“Words fail me” can never be applied to Christopher Plummer. Whether bringing others’ to vivid life (in both official languages) and relating the very personal, at times unstintingly private events of his 80+ years on the planet, there was n’er a dull moment in this now fully staged version of A Word or Two.
Having kindred spirit Des McAnuff add his theatrical flair (the ten-second intermission kept everyone wide awake and howling for more) provided the punctuation, leaving the actor to flesh out the consonants and vowels in his own inimitable way.
From the initial lights up, it was clear that love abounded throughout the packed Avon Theatre both for the Academy Award winner (cross-reference below) by his legions of fans, friends and colleagues and from him unreservedly back to them: without audiences lo these past 60 years, Plummer’s skills would never have blossomed then matured in such extraordinary fashion.
Whether quoting nonsense (Stephen Leacock’s veritably galloping off in all directions), reciting poetry (the W.H. Auden deep-South impersonation was a tears-in-your-eyes lavender hoot) or riveting the throng with declamations via Shaw and Shakespeare, Plummer’s love, respect, admiration, jealousy, irreverence and childish delight in the world’s great literature came through in every line, stanza and speech.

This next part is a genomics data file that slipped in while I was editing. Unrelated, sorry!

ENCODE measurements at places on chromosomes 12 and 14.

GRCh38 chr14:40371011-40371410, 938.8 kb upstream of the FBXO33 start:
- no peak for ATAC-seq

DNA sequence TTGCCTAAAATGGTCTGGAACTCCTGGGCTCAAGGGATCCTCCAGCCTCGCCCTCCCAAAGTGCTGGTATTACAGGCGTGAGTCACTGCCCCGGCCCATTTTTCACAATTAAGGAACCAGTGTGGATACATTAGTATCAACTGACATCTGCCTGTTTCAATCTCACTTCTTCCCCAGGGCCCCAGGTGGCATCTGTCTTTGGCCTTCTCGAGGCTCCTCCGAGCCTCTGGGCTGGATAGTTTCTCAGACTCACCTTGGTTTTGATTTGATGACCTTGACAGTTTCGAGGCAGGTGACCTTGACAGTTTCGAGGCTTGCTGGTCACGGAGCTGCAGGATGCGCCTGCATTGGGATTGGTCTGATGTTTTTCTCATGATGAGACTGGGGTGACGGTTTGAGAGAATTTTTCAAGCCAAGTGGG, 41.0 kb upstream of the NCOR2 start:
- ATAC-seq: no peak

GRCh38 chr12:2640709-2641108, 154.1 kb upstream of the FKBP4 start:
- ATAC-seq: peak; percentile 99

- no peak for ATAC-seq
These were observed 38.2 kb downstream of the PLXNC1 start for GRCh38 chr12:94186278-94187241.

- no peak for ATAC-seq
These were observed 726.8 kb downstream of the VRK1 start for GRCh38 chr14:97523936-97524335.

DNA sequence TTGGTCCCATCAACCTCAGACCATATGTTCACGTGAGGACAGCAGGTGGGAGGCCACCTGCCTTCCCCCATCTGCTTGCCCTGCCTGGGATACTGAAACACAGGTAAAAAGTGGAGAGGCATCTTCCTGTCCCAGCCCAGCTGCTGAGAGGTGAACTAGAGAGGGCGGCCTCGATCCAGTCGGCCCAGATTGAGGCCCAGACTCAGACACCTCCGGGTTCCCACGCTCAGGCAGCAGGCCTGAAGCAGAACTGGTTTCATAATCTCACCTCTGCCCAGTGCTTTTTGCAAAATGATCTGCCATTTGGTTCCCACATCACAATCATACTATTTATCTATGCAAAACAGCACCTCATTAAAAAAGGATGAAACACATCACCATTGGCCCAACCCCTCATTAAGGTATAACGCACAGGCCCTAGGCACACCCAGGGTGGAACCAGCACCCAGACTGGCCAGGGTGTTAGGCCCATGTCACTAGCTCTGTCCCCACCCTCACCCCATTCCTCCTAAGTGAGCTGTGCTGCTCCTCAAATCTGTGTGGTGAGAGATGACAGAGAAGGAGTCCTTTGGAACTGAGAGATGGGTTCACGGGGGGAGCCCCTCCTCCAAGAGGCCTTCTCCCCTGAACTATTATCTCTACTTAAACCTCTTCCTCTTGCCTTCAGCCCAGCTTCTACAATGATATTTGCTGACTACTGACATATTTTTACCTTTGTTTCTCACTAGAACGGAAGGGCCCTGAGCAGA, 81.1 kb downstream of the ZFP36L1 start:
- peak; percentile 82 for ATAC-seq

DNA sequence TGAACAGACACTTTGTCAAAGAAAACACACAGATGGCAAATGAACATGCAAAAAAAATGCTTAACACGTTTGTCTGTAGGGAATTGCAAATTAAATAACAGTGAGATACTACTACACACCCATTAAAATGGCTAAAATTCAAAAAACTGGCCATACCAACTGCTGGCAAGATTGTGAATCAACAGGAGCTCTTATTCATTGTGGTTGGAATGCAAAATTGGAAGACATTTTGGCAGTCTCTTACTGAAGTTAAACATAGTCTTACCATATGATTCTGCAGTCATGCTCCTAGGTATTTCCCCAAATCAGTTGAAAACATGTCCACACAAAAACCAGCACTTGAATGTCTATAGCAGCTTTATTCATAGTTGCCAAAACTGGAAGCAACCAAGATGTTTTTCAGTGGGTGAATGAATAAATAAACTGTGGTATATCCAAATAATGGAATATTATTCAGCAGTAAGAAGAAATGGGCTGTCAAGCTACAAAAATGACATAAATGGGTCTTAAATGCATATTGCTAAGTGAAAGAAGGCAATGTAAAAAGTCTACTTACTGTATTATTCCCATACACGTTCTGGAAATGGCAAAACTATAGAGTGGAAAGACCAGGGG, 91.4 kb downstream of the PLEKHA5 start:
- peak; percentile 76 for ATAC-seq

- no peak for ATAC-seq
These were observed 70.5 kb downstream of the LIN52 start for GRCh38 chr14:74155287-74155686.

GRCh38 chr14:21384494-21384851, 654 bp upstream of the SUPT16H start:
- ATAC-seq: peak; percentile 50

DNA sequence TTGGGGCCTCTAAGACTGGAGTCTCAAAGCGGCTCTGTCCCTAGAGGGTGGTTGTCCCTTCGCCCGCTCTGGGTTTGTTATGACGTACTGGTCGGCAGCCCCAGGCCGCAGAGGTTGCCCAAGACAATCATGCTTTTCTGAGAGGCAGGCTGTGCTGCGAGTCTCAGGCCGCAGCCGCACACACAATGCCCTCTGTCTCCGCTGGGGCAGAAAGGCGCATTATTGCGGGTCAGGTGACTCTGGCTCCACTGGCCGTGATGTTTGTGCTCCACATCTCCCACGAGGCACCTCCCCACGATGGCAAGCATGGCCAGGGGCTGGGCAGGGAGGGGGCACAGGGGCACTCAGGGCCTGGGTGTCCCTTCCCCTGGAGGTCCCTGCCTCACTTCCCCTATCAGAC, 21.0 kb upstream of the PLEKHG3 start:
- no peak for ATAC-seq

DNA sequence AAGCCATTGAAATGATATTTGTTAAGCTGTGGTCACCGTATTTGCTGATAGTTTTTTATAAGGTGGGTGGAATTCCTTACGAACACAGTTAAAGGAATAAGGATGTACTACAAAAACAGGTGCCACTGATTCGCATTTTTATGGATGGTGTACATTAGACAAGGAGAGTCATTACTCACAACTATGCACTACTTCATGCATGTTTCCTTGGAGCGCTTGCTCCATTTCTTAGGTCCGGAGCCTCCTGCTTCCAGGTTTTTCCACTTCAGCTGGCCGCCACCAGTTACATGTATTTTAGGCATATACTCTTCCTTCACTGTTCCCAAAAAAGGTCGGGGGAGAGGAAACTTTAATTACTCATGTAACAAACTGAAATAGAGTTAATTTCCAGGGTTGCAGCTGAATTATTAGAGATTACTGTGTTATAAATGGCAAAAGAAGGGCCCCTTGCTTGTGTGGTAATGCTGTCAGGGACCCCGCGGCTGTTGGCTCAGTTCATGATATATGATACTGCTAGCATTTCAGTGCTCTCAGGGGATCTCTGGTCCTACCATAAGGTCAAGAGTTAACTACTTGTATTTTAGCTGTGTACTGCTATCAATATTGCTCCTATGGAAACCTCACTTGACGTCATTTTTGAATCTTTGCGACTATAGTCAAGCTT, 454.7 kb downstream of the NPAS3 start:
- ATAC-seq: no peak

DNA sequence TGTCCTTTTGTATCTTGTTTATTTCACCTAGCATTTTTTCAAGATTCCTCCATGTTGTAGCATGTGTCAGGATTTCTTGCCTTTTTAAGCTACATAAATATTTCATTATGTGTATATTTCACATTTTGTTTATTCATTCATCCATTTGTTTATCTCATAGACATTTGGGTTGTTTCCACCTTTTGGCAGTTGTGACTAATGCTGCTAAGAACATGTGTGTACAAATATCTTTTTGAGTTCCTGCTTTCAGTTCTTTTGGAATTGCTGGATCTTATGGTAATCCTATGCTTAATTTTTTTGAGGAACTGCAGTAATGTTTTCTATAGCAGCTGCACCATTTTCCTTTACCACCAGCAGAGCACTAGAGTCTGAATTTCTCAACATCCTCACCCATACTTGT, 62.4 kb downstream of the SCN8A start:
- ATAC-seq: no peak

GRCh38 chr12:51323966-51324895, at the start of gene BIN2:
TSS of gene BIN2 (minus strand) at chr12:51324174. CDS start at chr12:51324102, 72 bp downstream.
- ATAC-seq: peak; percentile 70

Shamelessly honest about temptation, love and death (“scared shitless”), the ever-affable octogenarian literally held court—putting himself and his beloved wordsmiths on the stand with an astonishing range of emotion, superlative comic timing and gritty passion that few actors could ever hope to so convincingly display.
Aside from the poetic glue of Lewis Carroll’s “an aged man a-sitting on a gate” binding the work together, many more passageways from heaven through hell to unbridled lust and systemic hangovers gave the night (roughly one minute of stage time per year lived) a compelling rite of passage from the womb until Tonight at 8:30. (And so coincidentally at one with my summer reading: Willa Cather’s The Song of the Lark—another singular artist of the first rank.)
More’s the pity the younger generation (beyond the Festival’s company) weren’t present in large numbers to witness just what can result when considered thought, heady ideas and the complete spectrum of moods are created live whether or not they meet the 124-character threshold that purposely, necessarily dumbs down language, purging nuance along the way.
How, then, to adequately sum up this incredible journey in the same vein as its conception? Soft you, perhaps a word or two will suffice:
Simply marvellous. JWR